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Growing Celery in Ontario

celery starts in the garden
Celery starts in the garden

Always eager to try something new, I decided to try growing our own celery this year. I thought it would be nice to see if we could have our own fresh celery to add to potato salads during the summer and to my Neapolitan Tomato Sauce at the end of the season.

Celery has a reputation as a hard to grow vegetable so I’ve tried to take this into consideration in the process.

The main issues I read about when it comes to celery are:

  • germination is difficult
  • celery requires cool weather for as long as possible yet doesn’t like to be planted out until risk of frost is past, and
  • it requires a lot of water. Letting the plants dry out apparently produces bitter, tough celery stalks

So to start I chose the variety ‘Tango’. ¬†According to Veseys, Tango “is a great improvement over older celery varieties, as it is more tolerant of less than ideal conditions. This hybrid produces dark green, thick stalks with lots of great celery flavour. Less likely to become stringy and tough than older varieties.” In addition it matures in approximately 90 days from transplant, a shorter time frame so one that may work better in our warmer summer climate.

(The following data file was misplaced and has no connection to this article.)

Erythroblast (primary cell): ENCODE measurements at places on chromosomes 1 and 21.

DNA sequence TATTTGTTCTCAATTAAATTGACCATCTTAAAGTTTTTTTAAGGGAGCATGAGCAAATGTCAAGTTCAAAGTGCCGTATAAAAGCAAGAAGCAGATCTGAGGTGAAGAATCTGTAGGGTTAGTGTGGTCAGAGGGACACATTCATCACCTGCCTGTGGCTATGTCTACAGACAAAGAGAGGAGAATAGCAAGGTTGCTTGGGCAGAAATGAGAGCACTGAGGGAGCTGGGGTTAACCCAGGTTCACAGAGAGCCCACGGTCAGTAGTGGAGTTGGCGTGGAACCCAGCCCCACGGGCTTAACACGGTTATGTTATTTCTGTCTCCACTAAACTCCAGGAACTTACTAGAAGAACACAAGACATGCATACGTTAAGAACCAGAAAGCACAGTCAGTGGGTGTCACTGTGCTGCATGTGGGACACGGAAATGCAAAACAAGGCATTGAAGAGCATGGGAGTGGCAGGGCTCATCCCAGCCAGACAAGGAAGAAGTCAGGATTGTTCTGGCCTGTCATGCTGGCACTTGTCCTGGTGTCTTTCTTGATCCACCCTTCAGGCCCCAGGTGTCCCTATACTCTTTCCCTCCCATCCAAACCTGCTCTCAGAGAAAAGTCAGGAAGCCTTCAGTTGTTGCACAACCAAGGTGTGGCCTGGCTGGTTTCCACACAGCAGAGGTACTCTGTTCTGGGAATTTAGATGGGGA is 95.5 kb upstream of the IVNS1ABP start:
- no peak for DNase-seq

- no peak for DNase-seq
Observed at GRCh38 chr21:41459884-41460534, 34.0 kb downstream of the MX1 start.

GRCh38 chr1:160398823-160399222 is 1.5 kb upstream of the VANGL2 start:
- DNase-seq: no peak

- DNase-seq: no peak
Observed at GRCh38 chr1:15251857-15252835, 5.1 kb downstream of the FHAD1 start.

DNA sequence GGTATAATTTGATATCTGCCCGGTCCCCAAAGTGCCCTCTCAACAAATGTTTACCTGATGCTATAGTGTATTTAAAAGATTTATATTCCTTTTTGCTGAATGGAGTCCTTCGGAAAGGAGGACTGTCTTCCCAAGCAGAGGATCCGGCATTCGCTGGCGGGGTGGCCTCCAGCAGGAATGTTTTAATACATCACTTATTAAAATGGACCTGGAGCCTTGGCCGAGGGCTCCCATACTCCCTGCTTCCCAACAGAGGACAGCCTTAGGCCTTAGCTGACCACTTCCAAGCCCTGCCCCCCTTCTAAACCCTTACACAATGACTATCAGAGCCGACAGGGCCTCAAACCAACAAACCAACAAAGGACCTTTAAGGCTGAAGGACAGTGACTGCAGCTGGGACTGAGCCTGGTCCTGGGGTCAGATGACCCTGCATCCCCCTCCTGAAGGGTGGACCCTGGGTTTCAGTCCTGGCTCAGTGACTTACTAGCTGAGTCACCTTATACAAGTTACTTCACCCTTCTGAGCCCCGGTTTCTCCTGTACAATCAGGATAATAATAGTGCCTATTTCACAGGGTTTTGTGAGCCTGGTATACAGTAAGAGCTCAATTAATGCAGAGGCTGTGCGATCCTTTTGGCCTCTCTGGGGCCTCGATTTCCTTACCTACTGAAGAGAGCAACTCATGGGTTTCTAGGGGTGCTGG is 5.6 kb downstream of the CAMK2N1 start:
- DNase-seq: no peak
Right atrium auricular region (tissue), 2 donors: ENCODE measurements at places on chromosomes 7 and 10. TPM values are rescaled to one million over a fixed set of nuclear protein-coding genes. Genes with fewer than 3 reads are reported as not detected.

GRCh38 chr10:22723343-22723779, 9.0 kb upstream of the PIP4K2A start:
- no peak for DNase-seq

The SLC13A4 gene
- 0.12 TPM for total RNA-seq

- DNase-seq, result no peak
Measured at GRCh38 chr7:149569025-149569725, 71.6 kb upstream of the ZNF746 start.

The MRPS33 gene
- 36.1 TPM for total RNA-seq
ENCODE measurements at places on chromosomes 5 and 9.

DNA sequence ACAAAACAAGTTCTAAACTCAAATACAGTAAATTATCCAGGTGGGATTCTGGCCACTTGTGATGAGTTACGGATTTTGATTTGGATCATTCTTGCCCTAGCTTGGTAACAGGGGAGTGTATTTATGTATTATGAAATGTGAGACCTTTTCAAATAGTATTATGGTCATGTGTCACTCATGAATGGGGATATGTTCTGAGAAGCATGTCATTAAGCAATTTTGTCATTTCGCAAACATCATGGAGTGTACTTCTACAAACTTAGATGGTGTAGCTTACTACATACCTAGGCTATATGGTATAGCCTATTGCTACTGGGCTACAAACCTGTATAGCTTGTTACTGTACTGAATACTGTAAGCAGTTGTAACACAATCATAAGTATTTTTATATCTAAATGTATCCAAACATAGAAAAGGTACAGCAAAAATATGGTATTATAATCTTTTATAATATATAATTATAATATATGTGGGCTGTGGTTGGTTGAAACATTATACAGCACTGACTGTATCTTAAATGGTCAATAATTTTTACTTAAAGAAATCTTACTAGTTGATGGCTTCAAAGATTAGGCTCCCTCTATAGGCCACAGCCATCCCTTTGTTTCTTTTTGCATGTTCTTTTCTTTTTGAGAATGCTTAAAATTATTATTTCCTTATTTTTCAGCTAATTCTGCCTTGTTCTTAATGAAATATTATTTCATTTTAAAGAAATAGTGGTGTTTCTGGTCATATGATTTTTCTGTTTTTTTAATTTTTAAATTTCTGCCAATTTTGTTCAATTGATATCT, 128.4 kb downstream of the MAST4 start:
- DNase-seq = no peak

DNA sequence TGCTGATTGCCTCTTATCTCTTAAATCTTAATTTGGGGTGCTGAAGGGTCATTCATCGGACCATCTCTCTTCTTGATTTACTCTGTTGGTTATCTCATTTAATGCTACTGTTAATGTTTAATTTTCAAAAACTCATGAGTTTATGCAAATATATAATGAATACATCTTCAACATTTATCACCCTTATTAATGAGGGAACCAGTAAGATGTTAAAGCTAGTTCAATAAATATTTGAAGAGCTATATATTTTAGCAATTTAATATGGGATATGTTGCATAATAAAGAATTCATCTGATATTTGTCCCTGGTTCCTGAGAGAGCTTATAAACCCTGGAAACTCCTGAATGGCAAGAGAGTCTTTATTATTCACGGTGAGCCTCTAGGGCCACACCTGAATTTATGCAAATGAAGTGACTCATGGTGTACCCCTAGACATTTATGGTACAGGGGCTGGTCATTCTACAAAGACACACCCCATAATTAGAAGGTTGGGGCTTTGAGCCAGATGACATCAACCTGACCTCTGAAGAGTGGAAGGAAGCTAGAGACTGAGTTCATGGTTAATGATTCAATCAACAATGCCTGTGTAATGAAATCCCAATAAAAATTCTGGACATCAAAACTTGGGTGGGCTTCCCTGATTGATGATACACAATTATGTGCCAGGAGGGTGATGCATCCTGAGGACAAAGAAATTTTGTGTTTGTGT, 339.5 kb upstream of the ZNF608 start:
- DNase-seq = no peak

I started my seeds indoors March 5, about 10 weeks before I expected to be able to plant them outdoors with some protection. I started 24 plants, expecting poor germination. I was quite surprised to find the first signs of growth by March 13, just a little over a week after planting and ultimately I ended up with 19 good starts. Way more than the 9-12 I wanted but that’s OK, I can always find homes for the extras among my fellow gardeners.

The starts grew quite well, although they did soak up a lot of water, as suggested. Within 9 weeks my starts were almost a foot high and thankfully the weather was warm enough to get them into the garden. Keeping in mind the high need for water, I planted my celery close to the entrance of the garden and close to our water spout. This will make supplemental watering much easier.

The next step will be to “blanch” the celery by covering the stalks. My plan is to use milk cartons. Since it seems you do this about two weeks before harvesting I’ll start checking my crop by cutting some outer branches in early August.

If anyone has experience with celery, I’d love some advice. Experimenting is good, but there is nothing like learning from someone else’s experience.

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